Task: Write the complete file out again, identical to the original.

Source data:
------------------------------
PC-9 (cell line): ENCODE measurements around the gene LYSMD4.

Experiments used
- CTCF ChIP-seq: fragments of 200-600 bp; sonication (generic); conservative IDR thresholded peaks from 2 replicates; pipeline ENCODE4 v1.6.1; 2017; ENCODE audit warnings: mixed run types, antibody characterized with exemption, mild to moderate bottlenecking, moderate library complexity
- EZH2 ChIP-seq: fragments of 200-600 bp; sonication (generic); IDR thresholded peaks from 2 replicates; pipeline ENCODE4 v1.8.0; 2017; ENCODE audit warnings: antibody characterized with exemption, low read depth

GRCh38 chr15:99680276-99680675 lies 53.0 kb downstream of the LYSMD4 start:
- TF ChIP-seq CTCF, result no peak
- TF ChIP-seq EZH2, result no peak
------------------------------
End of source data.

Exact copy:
PC-9 (cell line): ENCODE measurements around the gene LYSMD4.

Experiments used
- CTCF ChIP-seq: fragments of 200-600 bp; sonication (generic); conservative IDR thresholded peaks from 2 replicates; pipeline ENCODE4 v1.6.1; 2017; ENCODE audit warnings: mixed run types, antibody characterized with exemption, mild to moderate bottlenecking, moderate library complexity
- EZH2 ChIP-seq: fragments of 200-600 bp; sonication (generic); IDR thresholded peaks from 2 replicates; pipeline ENCODE4 v1.8.0; 2017; ENCODE audit warnings: antibody characterized with exemption, low read depth

GRCh38 chr15:99680276-99680675 lies 53.0 kb downstream of the LYSMD4 start:
- TF ChIP-seq CTCF, result no peak
- TF ChIP-seq EZH2, result no peak